Have you thought much about the choice of roofing for your historic house or building? When it comes time for a new roof, the choice of style or material can make a huge impact on the look of your property.
My first and foremost preference for historic buildings would be if the property happens to retain its original roof, repair it in-kind rather than replacing. Most of the time older roofs can be repaired, unlike asphalt shingle which often must be replaced.
1. Standing Seam Metal
Standing Seam metal is a very durable option for many historic buildings and is on the more affordable side of the range of roofing options. It looks great on farmhouses and agricultural buildings especially. It can be repaired instead of having to be replaced in whole, and should last about 100 years or more if taken care of.
Slate is a very attractive option for historic buildings as long as it is appropriate for the style of the building. It can be costly, but will last for hundreds of years if well maintained and repaired as needed.
3. Terra Cotta Tile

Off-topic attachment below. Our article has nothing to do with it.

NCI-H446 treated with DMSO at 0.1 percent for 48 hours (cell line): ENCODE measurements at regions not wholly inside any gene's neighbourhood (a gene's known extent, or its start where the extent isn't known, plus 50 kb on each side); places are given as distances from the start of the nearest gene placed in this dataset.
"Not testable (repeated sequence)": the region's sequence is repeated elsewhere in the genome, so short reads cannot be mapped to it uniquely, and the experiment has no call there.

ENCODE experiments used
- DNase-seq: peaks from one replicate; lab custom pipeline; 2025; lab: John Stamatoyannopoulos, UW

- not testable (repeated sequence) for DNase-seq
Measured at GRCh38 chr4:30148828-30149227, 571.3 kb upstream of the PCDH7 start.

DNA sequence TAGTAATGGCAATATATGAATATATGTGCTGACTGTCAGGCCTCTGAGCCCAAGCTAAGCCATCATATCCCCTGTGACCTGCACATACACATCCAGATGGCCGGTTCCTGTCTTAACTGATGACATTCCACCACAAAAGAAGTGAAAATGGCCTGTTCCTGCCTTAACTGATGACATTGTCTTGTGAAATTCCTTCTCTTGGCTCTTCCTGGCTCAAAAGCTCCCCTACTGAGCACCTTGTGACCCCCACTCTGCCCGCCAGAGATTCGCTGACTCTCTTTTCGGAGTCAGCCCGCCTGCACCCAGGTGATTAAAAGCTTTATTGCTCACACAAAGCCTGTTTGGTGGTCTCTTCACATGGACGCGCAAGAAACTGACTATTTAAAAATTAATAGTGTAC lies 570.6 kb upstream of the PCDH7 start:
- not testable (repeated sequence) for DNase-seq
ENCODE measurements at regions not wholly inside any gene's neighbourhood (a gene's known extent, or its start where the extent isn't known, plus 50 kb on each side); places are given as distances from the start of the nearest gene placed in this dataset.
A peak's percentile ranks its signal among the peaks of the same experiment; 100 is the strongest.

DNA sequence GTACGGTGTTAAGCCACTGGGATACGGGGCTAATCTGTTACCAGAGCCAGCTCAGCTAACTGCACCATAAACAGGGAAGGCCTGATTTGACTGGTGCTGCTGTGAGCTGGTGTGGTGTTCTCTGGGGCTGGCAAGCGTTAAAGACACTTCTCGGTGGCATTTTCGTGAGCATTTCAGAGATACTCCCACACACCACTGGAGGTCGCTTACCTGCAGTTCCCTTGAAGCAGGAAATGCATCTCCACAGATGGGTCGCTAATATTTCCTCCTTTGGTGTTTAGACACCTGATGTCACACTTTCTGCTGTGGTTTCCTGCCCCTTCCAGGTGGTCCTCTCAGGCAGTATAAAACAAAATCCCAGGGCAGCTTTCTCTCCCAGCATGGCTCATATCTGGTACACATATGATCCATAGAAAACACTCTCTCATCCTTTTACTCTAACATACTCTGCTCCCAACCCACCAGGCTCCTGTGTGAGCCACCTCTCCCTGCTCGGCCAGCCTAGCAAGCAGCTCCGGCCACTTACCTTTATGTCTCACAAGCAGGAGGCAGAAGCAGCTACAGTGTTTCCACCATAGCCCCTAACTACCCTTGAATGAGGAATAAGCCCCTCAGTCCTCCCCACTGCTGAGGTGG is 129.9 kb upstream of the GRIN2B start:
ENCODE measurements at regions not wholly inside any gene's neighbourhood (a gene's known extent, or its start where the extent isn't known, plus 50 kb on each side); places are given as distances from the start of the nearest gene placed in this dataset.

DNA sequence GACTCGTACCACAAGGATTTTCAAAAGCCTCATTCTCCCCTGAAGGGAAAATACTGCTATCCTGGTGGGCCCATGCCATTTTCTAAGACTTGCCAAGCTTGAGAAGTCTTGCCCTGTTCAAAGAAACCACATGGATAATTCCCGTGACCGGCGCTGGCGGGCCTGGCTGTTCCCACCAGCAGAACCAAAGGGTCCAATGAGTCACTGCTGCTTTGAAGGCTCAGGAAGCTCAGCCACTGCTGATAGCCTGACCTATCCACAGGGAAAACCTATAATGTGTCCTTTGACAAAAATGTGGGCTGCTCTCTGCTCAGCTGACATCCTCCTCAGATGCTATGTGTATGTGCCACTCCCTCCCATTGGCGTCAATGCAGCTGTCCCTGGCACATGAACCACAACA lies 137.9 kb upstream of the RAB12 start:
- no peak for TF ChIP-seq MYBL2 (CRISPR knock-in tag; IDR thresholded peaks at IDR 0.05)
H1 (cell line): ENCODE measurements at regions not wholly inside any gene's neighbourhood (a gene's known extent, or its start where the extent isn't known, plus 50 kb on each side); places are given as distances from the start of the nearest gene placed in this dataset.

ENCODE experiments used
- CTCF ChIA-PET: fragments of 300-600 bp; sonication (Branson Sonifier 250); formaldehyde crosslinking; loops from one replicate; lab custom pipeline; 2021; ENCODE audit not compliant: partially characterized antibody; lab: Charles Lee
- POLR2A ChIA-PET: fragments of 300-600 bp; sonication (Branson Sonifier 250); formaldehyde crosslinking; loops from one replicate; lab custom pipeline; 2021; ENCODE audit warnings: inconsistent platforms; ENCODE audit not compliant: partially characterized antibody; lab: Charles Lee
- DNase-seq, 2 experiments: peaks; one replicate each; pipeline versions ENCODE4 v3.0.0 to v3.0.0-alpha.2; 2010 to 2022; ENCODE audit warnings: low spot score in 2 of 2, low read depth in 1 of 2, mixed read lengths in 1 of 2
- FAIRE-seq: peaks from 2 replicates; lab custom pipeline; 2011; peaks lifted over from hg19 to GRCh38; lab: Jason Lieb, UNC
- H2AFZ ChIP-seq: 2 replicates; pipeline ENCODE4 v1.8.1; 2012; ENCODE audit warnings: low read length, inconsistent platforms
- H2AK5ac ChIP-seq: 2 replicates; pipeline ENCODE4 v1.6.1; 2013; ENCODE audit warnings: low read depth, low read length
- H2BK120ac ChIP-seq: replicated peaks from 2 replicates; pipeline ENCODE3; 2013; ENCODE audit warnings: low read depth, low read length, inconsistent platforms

Like slate, Terra Cotta Tile is also extremely durable and will last for hundreds of years if maintained well and repaired in-kind as needed. Most terra cotta roofing has copper trim, wells, gutters, and downspouts to fill gaps and control water flow. Terra Cotta tile is a beautiful option well suited to Spanish, Mediterranean or Mission Revival style buildings and will make a bold impact upon the look of a property.
A copper roof is certainly luxurious and expensive, but has a patina that only gets better with age and can last for hundreds of years if repaired and maintained. Copper can grow thin and suffer from holes due to water damage in spots such as gutters, but many times the holes can be filled or patched with new copper. I especially like the use of copper for accents such as dormer windows, cupolas, and turrets.
5. Wood Shingle
Historically wood shingle roofing is perhaps the most popular early choice of roofing for our Colonial settlers. It works well on older Colonial and Georgian style houses and can last surprisingly longer than you would think, especially if the material used is a wood that is water resistant.
6. Green Roof, anyone?
A Green roof would work well if the roof is flat, especially if there is a bit of a parapet to conceal and contain the vegetation grown on the roof. Buildings suited to this are often civic or commercial buildings located downtown, or Victorian or early-twentieth century storefronts buildings. Occasionally modernist houses possess flat roofs that could possibly be converted into a green roof.
7. Architectural Shingle
Finally, an architectural shingle roof is a nice option that mimics the look of a more expensive slate or tile roof, but is much more affordable for the every day American. It is certainly a step up from the usual asphalt shingle roof and much more appropriate for historic buildings.